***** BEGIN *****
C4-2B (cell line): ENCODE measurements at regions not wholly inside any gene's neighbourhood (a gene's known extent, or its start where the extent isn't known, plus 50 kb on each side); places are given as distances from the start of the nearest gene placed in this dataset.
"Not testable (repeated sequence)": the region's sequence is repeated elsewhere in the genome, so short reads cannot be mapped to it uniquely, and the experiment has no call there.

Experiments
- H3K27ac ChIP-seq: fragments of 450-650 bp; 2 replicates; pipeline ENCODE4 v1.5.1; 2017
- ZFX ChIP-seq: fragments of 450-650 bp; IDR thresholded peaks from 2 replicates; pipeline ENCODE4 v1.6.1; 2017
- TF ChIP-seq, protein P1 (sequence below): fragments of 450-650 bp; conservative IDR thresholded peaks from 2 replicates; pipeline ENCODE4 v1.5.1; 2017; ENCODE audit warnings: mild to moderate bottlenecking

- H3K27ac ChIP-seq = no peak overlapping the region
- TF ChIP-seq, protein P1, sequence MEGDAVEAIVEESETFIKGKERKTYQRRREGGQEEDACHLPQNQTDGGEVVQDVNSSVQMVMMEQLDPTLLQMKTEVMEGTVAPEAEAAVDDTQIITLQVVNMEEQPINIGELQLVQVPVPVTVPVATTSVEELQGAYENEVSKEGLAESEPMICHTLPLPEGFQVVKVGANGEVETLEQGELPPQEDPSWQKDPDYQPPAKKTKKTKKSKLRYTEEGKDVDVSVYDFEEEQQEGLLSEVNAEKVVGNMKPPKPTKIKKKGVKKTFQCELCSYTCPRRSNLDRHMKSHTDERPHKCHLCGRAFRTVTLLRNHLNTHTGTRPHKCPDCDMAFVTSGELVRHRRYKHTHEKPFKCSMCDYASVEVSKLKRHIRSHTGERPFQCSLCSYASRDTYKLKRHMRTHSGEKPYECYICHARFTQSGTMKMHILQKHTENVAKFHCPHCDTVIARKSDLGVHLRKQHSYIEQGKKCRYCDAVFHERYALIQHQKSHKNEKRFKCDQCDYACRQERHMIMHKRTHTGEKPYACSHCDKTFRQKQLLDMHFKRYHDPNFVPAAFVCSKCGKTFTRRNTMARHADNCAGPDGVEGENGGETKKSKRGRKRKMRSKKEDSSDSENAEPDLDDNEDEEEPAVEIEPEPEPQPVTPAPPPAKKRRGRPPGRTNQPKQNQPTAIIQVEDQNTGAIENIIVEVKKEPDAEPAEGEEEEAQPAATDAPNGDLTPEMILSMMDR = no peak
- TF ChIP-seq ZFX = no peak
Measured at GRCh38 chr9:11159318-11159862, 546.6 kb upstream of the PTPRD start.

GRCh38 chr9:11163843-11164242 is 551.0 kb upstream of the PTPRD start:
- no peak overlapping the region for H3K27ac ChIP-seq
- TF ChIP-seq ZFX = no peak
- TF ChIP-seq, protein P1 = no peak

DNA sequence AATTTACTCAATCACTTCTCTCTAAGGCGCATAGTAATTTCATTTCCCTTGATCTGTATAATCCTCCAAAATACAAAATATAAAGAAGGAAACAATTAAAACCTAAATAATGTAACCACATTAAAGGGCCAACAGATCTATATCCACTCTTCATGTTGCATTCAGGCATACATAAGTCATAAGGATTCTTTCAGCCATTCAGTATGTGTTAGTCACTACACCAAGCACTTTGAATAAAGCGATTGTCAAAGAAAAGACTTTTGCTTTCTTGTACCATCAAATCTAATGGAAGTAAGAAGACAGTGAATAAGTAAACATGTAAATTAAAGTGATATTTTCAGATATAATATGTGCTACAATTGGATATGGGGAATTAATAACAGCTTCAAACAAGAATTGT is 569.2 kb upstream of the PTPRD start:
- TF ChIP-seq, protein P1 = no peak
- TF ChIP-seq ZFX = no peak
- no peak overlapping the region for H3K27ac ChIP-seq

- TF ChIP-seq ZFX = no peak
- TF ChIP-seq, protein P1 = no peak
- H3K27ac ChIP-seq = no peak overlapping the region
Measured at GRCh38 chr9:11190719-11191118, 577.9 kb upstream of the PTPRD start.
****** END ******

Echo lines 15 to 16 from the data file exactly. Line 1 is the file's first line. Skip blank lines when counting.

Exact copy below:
DNA sequence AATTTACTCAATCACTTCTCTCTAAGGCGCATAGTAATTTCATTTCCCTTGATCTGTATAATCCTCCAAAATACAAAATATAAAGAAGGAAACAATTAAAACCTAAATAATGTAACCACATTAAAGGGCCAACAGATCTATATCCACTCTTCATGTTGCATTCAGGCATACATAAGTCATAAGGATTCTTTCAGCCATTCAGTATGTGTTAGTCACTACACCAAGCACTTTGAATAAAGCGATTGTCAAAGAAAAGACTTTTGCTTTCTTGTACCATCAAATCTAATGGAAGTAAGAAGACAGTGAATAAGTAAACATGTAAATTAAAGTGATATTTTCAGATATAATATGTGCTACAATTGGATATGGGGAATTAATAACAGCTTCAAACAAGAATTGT is 569.2 kb upstream of the PTPRD start:
- TF ChIP-seq, protein P1 = no peak